Let's Really Save Social Security First

Volume IV, Number 12 November 13, 1998

With the election over, the nation's leaders confront an embarrassing fact: After all their promises to "save Social Security first," the pre-election budget deal did anything but. The numbers show that the deal will spend about one-quarter of this year's budget surplus. This should trigger serious discussion about how to ensure that future budget surpluses--in effect, Social Security's trust-fund surpluses--aren't gutted further.

Instead, we are getting more empty gestures. Many in Congress say the solution is to set up a new account at Treasury where budget surpluses would be held in "reserve." Others talk loosely about moving Social Security "off-budget." Either way, surpluses would be left up for grabs--and yet another opportunity to prepare for the Baby Boom's retirement would be squandered.

Another Memo Account

Let's start with the opportunity that's already been squandered: saving the trust-fund surpluses run by Social Security over the last fifteen years. The original idea behind today's trust-fund build-up was that Congress would balance the budget excluding Social Security--in other words, that it would run budget surpluses equal to the trust-fund surpluses. Thus was the trust-fund savings to be translated into genuine savings.

It didn't work out that way. Unfortunately, the Social Security trust funds are simply memo accounts. Since any surplus they run is lent to Treasury, the government is free to spend the money it pretends to save. And this is what it has thus far done, by taxing less and spending more. The result? When the trust funds turn around and try to take money back from Treasury starting in 2013, Congress will have to hike taxes, cut other spending, or borrow from the public to raise the cash.

Now return to the present. Due mostly to a booming economy, the federal government has blundered into its first budget surplus in twenty-nine years. Over the next decade, the CBO projects that budget surpluses will total $1.5 trillion--an amount almost exactly equal to the Social Security surpluses projected over the same period. To genuinely save the trust-fund surpluses, all the government needs to do is save the budget surpluses.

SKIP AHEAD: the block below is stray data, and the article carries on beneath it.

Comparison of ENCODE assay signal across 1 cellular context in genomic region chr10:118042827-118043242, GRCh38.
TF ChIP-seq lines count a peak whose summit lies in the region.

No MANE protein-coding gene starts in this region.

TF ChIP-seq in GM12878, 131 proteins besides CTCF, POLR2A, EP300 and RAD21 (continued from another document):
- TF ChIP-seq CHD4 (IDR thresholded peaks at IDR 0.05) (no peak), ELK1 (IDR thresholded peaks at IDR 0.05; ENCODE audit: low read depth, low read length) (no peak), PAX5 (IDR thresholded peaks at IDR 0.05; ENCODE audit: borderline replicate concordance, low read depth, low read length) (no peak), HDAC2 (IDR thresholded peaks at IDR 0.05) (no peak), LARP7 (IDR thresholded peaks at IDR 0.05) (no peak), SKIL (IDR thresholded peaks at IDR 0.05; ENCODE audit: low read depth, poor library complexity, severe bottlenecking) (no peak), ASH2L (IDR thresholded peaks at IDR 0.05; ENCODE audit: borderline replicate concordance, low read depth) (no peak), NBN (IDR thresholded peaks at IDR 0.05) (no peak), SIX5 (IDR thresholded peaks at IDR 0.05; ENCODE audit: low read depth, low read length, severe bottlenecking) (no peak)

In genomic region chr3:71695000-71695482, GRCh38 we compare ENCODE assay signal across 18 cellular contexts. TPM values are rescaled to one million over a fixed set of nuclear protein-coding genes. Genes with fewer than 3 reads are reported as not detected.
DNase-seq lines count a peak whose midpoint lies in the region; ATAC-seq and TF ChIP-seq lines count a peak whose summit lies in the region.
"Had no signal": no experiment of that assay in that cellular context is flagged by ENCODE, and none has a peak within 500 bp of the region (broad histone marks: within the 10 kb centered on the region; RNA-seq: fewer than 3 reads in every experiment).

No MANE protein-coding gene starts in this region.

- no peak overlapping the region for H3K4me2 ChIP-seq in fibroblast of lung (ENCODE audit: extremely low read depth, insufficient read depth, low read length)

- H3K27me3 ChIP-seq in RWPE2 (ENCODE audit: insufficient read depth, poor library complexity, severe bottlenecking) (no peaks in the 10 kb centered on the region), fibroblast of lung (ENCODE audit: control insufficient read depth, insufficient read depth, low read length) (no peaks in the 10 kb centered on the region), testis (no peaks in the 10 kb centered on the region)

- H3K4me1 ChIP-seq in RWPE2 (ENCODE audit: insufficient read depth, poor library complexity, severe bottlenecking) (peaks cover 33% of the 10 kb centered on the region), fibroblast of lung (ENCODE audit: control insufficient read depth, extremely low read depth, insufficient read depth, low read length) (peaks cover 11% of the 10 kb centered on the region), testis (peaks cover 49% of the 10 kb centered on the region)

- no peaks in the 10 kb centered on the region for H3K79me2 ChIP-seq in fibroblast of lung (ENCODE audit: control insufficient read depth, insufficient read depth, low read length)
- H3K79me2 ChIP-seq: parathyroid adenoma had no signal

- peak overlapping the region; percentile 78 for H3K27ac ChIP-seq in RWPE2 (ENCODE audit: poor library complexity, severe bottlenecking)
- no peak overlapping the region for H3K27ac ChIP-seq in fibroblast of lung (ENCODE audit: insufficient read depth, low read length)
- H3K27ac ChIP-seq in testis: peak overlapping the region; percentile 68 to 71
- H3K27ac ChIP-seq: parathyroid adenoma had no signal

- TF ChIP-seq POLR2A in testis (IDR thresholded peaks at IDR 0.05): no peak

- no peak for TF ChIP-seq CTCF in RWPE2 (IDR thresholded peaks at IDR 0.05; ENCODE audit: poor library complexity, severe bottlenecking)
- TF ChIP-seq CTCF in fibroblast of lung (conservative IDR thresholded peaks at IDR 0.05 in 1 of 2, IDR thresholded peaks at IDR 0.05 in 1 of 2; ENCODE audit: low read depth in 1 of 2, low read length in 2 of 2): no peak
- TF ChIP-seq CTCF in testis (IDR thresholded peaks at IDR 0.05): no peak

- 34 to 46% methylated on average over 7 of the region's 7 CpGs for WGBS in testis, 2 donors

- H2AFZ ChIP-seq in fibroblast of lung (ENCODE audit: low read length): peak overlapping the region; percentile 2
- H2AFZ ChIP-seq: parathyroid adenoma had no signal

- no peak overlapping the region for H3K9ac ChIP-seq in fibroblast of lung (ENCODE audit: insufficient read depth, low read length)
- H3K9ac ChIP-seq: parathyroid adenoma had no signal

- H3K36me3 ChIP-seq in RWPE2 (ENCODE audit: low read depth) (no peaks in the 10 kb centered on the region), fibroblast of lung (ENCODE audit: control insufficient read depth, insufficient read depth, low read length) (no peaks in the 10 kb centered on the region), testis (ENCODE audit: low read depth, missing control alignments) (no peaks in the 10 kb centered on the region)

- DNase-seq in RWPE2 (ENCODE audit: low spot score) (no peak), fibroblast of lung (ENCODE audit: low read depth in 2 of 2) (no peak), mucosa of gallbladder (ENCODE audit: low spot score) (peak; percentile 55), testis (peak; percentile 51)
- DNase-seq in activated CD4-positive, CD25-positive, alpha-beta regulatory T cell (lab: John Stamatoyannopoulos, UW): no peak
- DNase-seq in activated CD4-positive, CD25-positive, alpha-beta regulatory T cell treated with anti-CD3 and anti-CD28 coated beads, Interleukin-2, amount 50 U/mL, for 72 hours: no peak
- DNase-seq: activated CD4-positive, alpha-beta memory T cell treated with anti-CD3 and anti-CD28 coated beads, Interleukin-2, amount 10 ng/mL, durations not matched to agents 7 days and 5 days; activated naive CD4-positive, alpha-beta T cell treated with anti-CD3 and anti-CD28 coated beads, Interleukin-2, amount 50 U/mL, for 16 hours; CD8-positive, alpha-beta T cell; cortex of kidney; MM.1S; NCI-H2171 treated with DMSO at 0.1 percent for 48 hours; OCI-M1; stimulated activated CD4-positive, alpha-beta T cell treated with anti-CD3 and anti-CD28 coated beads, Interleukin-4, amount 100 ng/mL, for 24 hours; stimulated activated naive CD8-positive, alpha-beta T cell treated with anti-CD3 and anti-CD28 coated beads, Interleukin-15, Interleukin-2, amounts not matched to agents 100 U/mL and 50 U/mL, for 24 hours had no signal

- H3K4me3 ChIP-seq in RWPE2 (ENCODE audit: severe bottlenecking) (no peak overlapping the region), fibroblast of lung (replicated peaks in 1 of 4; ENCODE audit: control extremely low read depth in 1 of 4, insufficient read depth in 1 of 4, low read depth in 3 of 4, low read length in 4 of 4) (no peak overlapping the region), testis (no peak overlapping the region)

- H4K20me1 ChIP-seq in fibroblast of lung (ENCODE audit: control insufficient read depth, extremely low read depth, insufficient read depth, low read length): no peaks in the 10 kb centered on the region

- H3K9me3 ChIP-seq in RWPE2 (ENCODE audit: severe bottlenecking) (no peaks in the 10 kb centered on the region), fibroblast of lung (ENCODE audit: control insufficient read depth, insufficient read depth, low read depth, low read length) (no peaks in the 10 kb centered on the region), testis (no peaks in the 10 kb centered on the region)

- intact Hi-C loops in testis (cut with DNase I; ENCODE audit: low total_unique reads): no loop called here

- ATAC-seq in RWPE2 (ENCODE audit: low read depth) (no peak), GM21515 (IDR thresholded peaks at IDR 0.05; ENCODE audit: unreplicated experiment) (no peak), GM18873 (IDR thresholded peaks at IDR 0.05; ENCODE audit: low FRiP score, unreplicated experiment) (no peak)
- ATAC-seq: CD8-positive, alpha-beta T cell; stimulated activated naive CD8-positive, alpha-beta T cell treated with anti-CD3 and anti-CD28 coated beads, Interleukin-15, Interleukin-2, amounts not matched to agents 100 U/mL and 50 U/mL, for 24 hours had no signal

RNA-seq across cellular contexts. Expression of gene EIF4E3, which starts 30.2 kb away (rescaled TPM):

So how would our political leaders accomplish this? The President has again pledged not to spend the surpluses--incredibly, just after raiding the piggy bank. Congress is considering crediting them to a new Protect Social Security Account at Treasury. This too is a sham. Since the new account is just another memo account, it would be no more effective than the existing Social Security trust funds, whose failure to save it is supposed to remedy. Or than the 1993 Deficit Reduction Fund, which has been credited with $500 billion over the past five years--without effecting a single dollar in savings.

To see how the shell game works, imagine a hypothetical revenue dollar. It's first credited to the Social Security trust funds, where it's saved once, then to the Deficit Reduction Fund, where it's saved again, then to the Protect Social Security Account, where it's saved a third time. And after all that, Congress gets to spend it. The hitch is that each dollar of paper savings creates a dollar of paper debt. No matter how many times Congress multiplies the transaction, it still nets to zero.

As for the talk about moving Social Security "off budget," it is devoid of meaning. Social Security is already off-budget, and has been so since 1990--without preventing Congress from spending its surpluses.

Outside of Government

In truth, the only way to ensure that surpluses are saved is to move the money not just off-budget, but outside of government. One possibility is to set up a reserve administered by an independent trustee and invested in marketable securities. The reserve's funding could be set equal to currently projected budget surpluses--or better, to Social Security's trust-fund surpluses. Alternatively, Congress could allocate surpluses to a new system of personally owned worker retirement accounts.

Anything less mocks the promise to get serious about Social Security. Empty gestures won't fool the public, and they won't pay for the Baby Boom's retirement.


. Last updated: 13 Nov 1998